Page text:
Lion Group, the Malaysia-based trading giant, revealed last weekend that it would open 50 more of its Parkson department stores across the mainland, a crucial step in succeeding its "100 stores in China" ambition within five years. As Lion Group continues to take a lion's share of the market, its foreign competitors are saddling up to prevent losses to the juggernaut.
Parkson's outlet on Beijing's East Fourth Ring was opened last March, and was closely followed by the purchases of three stores: 510 million yuan for Nanchang Meikai Department Store; 730 million yuan for a 49 percent share in Anshan Parkson; and nearly 100 million yuan for a 40 percent stake in Mianyang Parkson.
The ongoing expansion has seen tremendously lucrative returns as Parkson netted 2.25 billion yuan with a net profit of 180.2 million yuan in the first half of 2007, marking a 53.7 percent rise in profits over last year.
This high yield has caused confidence in Parkson to soar with General Manager Zhong Rongjun saying: "Last year, the cash flow totaled 2 billion yuan with a low assets-to-debt ratio, which means we have enough capital to sustain a massive business expansion."
Before Parkson was listed on the Hong Kong exchange, Liu Jinduan had already made the "100 stores" plan public. However, the plan's prospects took a hit with low revenues coming from minor sites despite strong showings in Beijing and Shanghai which contributed to a third of total revenue. At present, Parkson owns over 40 department stores in China's mainland but its competitors are moving to head it off at the pass.
Hong Kong New World has finalized a lease contract to open its outlet in Beijing's Wangjing Xinmei Center while Hong Kong-based Lane Crawford will open an outlet in Beijing's Financial Street, a prime real estate area. Players from Taiwan and Japan are also jockeying for position with Isetan looking for a spot in Xidan CBD and Aeon planning to build a shopping mall.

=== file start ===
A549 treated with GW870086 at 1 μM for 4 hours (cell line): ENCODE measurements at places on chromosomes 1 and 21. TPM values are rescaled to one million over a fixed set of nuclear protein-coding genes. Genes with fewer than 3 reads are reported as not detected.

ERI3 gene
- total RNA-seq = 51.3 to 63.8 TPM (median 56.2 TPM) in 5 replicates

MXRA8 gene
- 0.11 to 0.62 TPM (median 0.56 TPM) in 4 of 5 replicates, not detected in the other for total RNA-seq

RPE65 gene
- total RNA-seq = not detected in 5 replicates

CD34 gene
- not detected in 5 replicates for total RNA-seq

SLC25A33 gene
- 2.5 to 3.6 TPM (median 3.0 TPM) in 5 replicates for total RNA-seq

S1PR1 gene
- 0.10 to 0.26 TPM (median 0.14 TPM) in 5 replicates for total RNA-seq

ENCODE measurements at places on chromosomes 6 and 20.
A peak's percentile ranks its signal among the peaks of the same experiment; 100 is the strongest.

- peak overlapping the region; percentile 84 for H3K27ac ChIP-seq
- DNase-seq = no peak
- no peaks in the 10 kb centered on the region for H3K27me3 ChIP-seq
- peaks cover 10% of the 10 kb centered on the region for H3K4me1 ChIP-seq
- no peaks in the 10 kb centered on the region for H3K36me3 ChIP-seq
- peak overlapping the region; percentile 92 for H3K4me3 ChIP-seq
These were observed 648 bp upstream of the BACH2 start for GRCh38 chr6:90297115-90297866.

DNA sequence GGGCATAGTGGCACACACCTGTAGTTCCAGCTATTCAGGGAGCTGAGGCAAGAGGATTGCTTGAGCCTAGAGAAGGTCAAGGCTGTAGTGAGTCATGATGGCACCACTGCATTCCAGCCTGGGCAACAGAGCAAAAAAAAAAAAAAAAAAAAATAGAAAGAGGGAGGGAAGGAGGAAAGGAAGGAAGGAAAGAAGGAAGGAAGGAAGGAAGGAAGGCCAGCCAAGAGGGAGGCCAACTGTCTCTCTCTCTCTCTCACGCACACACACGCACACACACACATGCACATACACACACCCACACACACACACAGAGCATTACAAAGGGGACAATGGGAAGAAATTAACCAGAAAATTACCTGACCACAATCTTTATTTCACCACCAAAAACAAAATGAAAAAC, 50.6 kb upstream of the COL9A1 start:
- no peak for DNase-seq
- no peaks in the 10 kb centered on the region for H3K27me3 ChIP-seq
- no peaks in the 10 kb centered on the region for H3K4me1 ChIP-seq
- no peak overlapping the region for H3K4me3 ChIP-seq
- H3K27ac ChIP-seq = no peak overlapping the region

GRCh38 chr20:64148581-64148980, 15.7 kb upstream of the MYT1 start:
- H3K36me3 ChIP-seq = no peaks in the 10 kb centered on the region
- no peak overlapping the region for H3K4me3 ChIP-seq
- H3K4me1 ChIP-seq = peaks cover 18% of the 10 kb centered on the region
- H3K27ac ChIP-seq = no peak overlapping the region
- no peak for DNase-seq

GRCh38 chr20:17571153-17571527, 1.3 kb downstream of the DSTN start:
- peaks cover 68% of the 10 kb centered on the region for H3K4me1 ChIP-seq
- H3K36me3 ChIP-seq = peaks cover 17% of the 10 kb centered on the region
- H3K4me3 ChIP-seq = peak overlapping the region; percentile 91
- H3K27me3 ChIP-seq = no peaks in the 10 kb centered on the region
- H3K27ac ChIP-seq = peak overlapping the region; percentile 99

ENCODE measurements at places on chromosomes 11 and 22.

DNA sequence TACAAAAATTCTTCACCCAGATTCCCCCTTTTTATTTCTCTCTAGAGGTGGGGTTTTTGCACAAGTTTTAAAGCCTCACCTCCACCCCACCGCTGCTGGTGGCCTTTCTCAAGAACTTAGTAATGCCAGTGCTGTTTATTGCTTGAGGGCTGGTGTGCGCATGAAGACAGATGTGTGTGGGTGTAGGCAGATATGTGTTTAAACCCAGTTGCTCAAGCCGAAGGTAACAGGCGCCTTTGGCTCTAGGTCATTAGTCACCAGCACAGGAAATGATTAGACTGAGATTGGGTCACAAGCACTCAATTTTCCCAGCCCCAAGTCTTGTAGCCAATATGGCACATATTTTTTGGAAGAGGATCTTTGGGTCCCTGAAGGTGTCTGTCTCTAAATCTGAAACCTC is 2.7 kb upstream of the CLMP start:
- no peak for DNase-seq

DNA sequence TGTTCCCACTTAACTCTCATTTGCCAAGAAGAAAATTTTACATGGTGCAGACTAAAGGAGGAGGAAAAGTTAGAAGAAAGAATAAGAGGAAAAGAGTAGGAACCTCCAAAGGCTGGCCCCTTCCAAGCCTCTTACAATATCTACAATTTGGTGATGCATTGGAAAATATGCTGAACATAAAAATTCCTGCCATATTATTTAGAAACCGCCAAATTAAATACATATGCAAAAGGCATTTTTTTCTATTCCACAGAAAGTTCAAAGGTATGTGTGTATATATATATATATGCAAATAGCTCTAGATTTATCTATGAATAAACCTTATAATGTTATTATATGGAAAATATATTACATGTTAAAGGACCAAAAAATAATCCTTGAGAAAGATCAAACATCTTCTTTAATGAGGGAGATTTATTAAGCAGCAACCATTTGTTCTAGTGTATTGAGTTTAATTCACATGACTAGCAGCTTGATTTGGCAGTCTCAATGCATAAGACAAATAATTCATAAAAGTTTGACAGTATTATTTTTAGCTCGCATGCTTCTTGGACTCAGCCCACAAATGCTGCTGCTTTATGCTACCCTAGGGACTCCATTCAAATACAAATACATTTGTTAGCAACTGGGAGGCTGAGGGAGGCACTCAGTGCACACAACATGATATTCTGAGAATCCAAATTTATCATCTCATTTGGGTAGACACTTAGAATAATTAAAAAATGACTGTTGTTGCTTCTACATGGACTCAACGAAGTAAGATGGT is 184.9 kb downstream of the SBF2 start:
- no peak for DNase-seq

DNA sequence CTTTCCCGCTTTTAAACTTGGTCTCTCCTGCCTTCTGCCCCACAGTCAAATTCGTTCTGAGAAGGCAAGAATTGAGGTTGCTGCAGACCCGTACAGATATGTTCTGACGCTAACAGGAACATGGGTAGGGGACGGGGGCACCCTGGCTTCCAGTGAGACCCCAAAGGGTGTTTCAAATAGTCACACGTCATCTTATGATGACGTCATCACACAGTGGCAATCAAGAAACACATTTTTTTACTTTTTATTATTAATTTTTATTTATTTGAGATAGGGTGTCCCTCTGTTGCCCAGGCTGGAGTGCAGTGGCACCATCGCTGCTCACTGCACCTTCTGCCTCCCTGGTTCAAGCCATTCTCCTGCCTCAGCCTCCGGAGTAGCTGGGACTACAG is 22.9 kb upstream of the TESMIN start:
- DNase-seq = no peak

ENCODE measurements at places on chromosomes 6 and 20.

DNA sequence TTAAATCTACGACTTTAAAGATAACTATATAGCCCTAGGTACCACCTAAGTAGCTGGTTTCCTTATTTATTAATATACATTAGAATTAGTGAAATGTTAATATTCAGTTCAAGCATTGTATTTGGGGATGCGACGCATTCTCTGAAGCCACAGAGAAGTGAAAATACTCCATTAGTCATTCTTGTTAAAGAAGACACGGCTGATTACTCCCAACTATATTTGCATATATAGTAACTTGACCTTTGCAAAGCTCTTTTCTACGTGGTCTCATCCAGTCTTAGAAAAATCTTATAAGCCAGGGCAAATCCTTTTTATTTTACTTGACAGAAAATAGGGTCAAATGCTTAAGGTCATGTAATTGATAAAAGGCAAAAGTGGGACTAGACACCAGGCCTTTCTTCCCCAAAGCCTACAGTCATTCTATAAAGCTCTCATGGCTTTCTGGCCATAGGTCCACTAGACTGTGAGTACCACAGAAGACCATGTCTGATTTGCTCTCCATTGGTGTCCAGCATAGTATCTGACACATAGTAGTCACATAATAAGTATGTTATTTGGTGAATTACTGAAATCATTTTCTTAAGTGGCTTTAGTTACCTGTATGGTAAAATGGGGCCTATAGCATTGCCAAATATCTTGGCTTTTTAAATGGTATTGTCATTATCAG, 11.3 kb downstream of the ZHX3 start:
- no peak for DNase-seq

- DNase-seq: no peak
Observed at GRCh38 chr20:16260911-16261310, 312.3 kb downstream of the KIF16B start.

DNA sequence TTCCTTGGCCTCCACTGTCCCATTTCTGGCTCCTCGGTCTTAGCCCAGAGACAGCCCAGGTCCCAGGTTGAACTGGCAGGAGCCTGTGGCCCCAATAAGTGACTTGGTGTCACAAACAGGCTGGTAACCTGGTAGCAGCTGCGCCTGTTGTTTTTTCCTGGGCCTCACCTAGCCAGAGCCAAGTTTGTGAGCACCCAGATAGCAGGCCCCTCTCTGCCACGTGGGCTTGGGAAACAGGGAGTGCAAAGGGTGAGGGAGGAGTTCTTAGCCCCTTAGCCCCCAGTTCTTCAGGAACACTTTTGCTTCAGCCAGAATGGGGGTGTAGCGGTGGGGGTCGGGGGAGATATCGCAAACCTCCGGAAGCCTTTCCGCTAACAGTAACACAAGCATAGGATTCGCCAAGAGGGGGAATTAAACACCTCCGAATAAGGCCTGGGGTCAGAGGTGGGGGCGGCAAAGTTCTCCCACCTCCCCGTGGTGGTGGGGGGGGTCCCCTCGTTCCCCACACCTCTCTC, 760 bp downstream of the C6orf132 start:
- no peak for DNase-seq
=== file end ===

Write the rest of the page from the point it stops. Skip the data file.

Those companies who have been implemented in the mainland for a longer period of time are reaping vast profits such as Hong Kong New World last year making 4.9 billion yuan in profits, a net 28 percent increase.
According to research by real estate consulting firm DTZ, this year will see 4.1 million square meters of shop floor surface set aside for retail outlets, to maximize the economic sonic boom to be dealt by the upcoming Olympic Games.
The battle will mainly pitch companies from Hong Kong, Taiwan, and neighboring countries against each other with few Western companies in the mix. "Asian companies are more familiar and accustomed to the Chinese market. Western retailers think it premature to venture into China at this point with cultural differences holding them back," Chu Xiuqi, vice chairman of China General Chamber of Commerce, explained.
(China.org.cn by He Shan, August 2, 2007)